The Science of SOMA
"It is really that simple: breathwork and holding your breath is they key to your physical, emotional, energetic, and spiritual well-being. It’s the key to your creativity, your intuition, living in flow state, living authentically, and living in pure joy.
Most people choosing to “exit the Matrix” and live differently or spiritually know some type of breathing practice. Whether they use it or not is another matter, but the knowledge is still there. With knowledge comes power: the power to change your life.
There is something about breathwork that changes our mindset: we notice more clarity, less reaction, more response. We can deal more effectively with stress. We feel happier, more hopeful. We start to see the best in the world and others. We can see the potential for positive change, and what’s more, we want to be a driving force in that.
Breathing practices are central to Yogic, Tantric, and Shamanic cultures. The latin root of the word spiritual actually comes from the verb to breathe. We are told to breathe deeply by modern gurus to purify and cleanse our bodies and become “more spiritual”. In fact, the ancient rituals of modern organized religions often have a breathwork component to them as they are believed to lead you closer to your God of choice.
Today we see growing scientific evidence for the benefits of breathwork. Breathwork techniques can regulate and maintain a healthy flow of cerebrospinal fluid (Aktas et al., 2019), improve memory and cognitive function (Arshamian et al., 2018), activate the peripheral nervous system (Jerath et al., 2006), can unblock your nose, lower blood pressure (Grossman et al., 2001), and relieve symptoms depression (Lalande et al., 2012).
When we add a breath holding component to our breathwork, some really incredible things start to happen. When you are able to hold your breath for a few minutes, it can create a hypoxic environment, meaning there is less oxygen (Malshe, 2011). This could trigger the release of bone marrow stem cells to circulate around the body. Stem cells are specialised cells which can turn into tissue or organ specific cells: that’s why we have stem cell therapy.
Imagine! Researchers are studying how to remove stem cells from one part of our body and put them in another, when we could already create the ideal conditions for stem cell circulation. All it could take is learning to hold our breath and sit with discomfort.
During the process of normal cell division in the body, some damage is done to DNA. There are natural repair processes for this, but if the damage goes beyond that repair, something called p53 is comes into play to do the work. Hypoxia produces p53 (Matouk et al., 2010), which is also known as the “guardian of the genome” and for preventing the growth of cancer cells (Efeyan & Serrano, 2007).
However, it is often taken for granted that the breathwork practices referred to by ancient mystics is only half of the magic. They’re a great introduction to the breath, to connecting mind and body. A breathing practice can oxygenate our bodies for a bit more concentration, it can give us more energy, and help us relax and relieve the stress from our robotised lifestyles, and it can help us slow our thoughts when we practice mindfulness. But a breathing practice actually teaches us to breathe correctly in preparation for the higher practices of breath holding.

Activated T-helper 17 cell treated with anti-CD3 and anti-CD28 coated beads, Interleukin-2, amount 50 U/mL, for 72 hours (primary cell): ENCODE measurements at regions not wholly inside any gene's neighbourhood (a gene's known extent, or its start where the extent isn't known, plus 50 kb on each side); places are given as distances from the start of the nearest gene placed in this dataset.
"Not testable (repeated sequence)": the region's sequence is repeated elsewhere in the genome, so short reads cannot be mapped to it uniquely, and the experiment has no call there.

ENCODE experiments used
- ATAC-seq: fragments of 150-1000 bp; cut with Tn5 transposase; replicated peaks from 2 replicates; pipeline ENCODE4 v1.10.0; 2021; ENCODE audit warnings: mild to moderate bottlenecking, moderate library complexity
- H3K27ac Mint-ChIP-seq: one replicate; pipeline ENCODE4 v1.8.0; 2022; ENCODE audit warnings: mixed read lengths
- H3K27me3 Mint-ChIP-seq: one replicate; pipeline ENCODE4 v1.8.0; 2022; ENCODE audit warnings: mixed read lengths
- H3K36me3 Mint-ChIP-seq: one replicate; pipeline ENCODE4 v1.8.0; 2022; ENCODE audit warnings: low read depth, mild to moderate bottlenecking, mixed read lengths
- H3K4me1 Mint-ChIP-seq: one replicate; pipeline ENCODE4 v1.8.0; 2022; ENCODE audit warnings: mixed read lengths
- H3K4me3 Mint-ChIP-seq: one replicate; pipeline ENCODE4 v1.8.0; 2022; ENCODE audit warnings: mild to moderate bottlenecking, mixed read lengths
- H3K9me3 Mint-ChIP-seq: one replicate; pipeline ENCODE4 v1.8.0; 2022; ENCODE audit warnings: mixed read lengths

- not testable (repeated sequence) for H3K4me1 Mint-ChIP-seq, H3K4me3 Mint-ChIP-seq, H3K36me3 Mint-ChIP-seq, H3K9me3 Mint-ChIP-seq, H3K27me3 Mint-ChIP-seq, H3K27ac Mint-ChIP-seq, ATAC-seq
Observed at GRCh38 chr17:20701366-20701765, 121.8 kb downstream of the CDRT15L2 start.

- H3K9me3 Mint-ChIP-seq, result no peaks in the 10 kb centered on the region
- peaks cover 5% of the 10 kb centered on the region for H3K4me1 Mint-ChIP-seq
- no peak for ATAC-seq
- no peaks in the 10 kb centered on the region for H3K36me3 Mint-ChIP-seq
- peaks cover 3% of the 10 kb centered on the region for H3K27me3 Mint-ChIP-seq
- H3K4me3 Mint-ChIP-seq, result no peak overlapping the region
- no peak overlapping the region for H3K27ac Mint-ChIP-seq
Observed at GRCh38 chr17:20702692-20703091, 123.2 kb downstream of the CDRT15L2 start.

If practiced correctly according to Legend, this breathwork and breath holding ritual will lead to eternal youth and immortality by producing Amrita, also known as the Nectar of the Gods. Perhaps Amrita is in fact the movement of stem cells around the body.
Holding your breath creates periods of brief intermittent hypoxia, which means you are creating lower than normal blood oxygen levels for a short time (Serebrovskaya et al., 2011). This can encourage the circulation of stem cells throughout the body, which keeps your bloodstream healthy, your immune system strong, and helps your body to heal and regenerate.
Russian researchers have been using machinery and laboratories to create intermittent hypoxia since the 1930s. They have used intermittent hypoxia to treat diseases such as coronary artery disease, and to increase recovery time after injury. It also improves stamina and endurance as intermittent hypoxia stimulates the production of new muscle tissue, red blood cells, and even blood vessels.
Using a combination of scientifically proven breathwork and Pranayama techniques, rhythmical and euphoric music, guided meditation, and visualisation techniques, SOMA Breath is a remarkable process for reaching heightened states of consciousness and ecstatic bliss.
Through a therapeutic variation of the same process, the layers of your mask peel away and reveal your true nature.
You connect deeply to who you really are. Through this awareness comes the path to your truth. Through this profound truth you learn exactly the difference between what is good for you and what is no longer serving you. You can remove negativity and attachment to the past, fully embrace the present, and be at your very best every single day and into the future."